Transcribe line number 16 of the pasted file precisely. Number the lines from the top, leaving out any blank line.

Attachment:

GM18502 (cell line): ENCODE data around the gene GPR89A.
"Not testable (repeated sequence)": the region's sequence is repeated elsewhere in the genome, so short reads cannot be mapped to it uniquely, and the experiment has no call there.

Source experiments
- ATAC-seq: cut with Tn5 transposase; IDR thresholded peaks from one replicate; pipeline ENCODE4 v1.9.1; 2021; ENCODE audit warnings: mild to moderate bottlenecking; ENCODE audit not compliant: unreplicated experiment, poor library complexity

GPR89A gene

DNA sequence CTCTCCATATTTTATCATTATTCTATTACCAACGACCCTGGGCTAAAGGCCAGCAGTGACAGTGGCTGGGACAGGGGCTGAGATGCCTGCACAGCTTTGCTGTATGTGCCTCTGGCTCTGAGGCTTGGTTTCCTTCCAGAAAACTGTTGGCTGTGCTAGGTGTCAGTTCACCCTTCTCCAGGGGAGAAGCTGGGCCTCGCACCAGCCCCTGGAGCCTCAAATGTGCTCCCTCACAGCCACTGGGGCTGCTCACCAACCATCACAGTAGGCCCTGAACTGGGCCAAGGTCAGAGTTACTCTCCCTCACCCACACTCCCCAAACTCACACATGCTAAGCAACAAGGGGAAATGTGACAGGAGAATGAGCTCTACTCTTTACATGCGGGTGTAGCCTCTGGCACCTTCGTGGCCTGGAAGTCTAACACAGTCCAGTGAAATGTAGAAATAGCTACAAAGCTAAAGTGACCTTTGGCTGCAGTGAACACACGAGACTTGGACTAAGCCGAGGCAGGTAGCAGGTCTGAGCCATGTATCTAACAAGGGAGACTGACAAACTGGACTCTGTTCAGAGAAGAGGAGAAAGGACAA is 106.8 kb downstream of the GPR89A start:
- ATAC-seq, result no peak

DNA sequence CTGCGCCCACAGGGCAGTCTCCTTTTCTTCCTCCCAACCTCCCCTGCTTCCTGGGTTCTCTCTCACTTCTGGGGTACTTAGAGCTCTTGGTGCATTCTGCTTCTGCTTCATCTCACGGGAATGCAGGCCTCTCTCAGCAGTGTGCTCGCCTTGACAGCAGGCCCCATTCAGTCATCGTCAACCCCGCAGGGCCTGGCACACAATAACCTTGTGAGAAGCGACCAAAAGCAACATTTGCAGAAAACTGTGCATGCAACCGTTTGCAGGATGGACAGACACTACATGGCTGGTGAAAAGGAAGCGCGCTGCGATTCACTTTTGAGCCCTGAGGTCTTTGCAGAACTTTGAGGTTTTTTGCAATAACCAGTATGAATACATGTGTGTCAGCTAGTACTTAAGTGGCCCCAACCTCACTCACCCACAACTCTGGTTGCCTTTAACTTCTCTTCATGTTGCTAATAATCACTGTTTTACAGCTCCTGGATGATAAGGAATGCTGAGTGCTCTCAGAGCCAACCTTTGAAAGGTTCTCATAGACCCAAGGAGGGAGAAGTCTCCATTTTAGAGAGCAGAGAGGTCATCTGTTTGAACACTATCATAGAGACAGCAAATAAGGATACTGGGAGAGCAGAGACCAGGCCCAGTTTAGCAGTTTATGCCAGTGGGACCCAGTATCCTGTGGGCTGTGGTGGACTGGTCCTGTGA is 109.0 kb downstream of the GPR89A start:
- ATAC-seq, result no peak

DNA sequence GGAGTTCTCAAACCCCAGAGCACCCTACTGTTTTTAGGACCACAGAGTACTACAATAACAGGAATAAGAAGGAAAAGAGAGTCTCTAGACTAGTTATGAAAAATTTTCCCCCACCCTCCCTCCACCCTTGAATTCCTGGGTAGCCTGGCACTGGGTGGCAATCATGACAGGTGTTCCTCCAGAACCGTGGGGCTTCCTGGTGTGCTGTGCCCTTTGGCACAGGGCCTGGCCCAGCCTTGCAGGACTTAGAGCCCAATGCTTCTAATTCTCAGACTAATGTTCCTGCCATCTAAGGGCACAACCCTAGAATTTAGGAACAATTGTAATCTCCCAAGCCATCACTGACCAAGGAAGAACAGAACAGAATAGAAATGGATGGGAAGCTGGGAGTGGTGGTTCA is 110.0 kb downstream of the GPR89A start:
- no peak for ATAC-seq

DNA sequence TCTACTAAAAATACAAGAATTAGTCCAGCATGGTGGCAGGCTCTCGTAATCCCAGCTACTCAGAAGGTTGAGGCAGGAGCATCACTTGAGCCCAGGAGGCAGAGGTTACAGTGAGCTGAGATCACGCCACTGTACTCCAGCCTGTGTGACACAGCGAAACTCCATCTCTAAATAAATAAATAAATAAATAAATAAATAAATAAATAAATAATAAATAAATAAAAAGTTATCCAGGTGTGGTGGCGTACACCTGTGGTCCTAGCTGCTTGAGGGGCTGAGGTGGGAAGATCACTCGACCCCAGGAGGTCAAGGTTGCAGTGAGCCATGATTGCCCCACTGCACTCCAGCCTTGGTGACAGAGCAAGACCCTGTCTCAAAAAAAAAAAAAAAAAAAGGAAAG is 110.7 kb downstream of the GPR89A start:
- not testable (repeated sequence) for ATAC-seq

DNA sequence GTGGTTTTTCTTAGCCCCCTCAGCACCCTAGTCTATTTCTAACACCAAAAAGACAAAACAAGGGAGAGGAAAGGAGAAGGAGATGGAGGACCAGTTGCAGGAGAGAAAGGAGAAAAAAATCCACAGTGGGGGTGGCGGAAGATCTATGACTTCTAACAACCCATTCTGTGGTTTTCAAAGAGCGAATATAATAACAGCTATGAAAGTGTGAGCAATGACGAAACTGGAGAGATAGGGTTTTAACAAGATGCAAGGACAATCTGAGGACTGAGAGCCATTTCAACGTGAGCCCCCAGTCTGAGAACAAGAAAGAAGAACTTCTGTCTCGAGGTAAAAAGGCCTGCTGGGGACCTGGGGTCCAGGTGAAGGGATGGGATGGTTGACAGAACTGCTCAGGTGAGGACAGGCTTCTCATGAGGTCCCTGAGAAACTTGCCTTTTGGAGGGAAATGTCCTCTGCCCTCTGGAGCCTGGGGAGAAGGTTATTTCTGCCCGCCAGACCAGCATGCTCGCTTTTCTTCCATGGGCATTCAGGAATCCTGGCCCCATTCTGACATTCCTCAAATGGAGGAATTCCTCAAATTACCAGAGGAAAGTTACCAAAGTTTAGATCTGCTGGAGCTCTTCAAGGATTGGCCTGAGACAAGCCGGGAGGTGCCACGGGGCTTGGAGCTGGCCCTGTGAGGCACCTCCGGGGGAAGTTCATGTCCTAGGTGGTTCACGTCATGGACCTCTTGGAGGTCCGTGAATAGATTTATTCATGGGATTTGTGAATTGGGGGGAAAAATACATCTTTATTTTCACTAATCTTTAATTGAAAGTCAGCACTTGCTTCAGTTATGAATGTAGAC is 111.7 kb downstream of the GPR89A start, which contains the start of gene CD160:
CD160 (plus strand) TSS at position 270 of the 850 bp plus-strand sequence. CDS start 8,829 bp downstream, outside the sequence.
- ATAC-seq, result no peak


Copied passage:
- ATAC-seq, result no peak